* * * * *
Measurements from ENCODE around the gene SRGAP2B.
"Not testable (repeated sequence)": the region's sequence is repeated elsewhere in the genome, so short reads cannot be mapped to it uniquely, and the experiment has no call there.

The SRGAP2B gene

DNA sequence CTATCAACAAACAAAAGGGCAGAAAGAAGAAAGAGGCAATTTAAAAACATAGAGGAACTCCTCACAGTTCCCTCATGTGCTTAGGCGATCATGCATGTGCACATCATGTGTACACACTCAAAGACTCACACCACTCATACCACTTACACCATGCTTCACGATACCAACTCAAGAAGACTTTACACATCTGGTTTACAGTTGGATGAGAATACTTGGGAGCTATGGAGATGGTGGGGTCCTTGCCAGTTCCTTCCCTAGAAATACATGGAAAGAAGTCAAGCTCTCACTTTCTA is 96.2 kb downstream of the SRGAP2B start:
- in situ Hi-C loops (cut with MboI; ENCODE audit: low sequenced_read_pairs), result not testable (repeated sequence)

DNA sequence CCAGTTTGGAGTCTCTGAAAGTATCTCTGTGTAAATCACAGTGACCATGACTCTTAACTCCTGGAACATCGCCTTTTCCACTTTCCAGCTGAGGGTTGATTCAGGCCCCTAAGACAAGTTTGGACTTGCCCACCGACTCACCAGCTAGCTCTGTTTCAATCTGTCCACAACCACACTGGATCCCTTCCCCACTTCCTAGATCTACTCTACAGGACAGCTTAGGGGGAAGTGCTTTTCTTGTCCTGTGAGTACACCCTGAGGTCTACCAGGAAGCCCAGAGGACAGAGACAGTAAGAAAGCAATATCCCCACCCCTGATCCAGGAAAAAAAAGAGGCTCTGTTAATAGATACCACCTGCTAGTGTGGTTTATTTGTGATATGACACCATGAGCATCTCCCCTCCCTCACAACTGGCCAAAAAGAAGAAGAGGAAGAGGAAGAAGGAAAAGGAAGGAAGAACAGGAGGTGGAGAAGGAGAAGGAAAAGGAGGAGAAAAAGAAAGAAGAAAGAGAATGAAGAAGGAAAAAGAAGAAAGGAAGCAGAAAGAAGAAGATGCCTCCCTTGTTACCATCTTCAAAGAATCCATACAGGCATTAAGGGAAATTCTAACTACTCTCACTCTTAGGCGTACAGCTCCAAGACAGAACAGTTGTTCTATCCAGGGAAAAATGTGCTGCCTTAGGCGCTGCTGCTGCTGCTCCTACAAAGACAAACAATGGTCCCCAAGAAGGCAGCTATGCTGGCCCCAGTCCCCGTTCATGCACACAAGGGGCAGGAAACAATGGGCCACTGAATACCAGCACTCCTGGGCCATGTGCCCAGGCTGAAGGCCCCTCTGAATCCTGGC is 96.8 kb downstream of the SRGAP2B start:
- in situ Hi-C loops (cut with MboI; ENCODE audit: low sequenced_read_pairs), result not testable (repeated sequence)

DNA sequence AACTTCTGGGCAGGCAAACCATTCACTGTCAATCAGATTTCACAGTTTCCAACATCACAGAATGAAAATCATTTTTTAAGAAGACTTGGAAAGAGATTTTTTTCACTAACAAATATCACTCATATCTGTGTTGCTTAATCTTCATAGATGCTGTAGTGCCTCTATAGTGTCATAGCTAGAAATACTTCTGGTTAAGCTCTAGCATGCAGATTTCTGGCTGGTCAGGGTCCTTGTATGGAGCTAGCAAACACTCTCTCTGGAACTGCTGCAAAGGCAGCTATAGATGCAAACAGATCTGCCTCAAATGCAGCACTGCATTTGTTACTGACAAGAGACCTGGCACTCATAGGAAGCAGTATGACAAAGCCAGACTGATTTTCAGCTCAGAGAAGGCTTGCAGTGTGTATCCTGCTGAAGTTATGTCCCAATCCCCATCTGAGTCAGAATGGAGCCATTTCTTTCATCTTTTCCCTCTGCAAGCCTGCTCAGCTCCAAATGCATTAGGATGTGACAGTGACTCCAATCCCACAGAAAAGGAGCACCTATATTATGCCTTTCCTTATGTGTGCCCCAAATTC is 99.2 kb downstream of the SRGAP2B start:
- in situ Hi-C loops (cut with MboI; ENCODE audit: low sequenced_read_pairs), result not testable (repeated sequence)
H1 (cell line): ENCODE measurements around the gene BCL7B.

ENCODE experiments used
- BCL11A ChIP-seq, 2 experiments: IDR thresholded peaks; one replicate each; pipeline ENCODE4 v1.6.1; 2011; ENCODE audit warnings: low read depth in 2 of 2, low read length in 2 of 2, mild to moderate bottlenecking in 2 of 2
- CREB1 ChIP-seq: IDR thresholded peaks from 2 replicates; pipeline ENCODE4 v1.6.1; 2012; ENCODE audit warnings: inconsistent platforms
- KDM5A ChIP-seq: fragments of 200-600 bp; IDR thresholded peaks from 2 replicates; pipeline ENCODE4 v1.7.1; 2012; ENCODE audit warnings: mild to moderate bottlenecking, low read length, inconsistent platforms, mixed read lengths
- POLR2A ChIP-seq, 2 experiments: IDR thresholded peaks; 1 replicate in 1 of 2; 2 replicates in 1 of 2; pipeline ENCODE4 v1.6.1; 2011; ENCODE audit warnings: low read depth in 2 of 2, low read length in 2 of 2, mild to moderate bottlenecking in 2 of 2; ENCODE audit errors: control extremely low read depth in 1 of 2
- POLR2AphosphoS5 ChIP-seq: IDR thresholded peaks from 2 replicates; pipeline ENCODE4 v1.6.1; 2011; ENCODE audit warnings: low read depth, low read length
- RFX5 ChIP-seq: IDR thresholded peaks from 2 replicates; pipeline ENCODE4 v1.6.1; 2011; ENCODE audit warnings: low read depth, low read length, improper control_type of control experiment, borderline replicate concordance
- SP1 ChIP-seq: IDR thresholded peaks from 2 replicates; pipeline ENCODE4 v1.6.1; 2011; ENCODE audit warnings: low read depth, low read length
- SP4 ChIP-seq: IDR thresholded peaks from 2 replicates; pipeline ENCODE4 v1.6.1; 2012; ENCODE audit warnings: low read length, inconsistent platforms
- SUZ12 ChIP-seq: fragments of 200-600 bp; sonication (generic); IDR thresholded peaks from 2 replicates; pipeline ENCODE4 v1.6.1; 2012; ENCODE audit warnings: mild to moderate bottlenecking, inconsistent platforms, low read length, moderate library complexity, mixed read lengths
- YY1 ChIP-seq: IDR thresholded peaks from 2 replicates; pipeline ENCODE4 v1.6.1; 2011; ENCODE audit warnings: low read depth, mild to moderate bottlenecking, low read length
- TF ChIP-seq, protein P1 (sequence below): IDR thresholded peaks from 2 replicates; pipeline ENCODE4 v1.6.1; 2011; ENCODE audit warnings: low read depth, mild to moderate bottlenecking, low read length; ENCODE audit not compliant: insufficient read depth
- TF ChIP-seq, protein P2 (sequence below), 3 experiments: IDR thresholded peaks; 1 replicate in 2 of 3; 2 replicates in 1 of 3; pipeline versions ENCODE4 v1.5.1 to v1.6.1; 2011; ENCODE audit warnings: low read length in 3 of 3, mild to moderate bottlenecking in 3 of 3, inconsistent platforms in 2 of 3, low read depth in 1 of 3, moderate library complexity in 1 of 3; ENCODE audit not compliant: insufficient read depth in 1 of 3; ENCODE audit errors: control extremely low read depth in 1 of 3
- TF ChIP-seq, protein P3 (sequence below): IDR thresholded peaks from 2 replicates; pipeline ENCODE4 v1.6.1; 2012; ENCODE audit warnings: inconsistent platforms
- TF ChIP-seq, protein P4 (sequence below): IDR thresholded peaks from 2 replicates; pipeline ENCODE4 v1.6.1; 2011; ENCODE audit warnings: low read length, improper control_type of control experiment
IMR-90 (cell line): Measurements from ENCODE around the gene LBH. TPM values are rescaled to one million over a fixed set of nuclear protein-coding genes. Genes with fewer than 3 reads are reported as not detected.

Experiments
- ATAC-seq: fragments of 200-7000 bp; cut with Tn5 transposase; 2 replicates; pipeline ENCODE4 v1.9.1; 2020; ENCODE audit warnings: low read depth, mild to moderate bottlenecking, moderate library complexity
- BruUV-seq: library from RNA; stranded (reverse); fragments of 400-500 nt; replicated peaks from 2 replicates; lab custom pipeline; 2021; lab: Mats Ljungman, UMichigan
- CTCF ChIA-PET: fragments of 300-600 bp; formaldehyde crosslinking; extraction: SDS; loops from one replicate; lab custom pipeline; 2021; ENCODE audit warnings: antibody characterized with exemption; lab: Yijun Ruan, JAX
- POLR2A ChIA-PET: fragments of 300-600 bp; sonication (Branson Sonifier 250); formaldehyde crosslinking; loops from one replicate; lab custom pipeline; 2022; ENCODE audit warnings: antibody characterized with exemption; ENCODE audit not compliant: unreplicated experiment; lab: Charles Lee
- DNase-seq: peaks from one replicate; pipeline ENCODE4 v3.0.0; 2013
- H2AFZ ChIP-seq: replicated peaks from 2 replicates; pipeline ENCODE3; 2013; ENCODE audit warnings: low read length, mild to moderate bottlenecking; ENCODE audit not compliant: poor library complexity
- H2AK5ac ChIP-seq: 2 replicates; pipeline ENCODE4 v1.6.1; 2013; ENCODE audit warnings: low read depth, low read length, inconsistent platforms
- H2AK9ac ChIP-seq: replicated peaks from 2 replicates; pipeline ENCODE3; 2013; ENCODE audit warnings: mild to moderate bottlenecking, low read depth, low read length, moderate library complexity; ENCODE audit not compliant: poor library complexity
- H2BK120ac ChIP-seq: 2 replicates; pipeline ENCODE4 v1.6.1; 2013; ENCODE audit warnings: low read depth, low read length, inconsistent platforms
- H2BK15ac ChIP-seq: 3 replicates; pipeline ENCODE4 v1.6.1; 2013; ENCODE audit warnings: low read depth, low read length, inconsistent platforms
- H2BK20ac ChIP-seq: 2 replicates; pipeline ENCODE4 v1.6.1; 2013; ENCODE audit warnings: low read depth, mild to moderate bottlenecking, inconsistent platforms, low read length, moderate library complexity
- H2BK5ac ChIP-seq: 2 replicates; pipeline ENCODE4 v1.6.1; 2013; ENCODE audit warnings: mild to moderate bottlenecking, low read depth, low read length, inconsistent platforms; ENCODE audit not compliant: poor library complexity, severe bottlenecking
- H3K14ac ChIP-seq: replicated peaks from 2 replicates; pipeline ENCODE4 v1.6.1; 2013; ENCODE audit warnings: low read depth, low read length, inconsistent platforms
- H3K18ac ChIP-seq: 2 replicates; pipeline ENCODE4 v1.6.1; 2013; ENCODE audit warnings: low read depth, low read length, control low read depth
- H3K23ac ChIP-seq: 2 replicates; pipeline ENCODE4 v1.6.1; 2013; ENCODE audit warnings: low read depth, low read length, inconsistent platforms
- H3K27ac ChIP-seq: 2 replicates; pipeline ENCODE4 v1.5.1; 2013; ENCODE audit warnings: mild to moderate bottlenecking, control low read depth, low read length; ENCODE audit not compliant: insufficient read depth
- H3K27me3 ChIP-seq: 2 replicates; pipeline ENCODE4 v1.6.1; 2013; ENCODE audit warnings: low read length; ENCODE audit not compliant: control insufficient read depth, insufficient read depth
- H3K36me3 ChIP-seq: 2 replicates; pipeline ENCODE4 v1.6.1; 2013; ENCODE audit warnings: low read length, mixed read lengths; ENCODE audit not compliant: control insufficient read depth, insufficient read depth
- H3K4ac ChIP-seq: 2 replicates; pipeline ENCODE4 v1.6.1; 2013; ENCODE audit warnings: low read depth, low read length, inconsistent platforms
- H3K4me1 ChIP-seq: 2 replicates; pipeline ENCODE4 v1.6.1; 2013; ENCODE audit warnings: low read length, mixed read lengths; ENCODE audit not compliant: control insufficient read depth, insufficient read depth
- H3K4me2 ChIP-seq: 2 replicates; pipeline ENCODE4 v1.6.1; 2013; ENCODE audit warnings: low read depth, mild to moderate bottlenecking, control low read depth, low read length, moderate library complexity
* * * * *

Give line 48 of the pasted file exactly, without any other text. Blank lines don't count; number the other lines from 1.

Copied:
- H3K4me2 ChIP-seq: 2 replicates; pipeline ENCODE4 v1.6.1; 2013; ENCODE audit warnings: low read depth, mild to moderate bottlenecking, control low read depth, low read length, moderate library complexity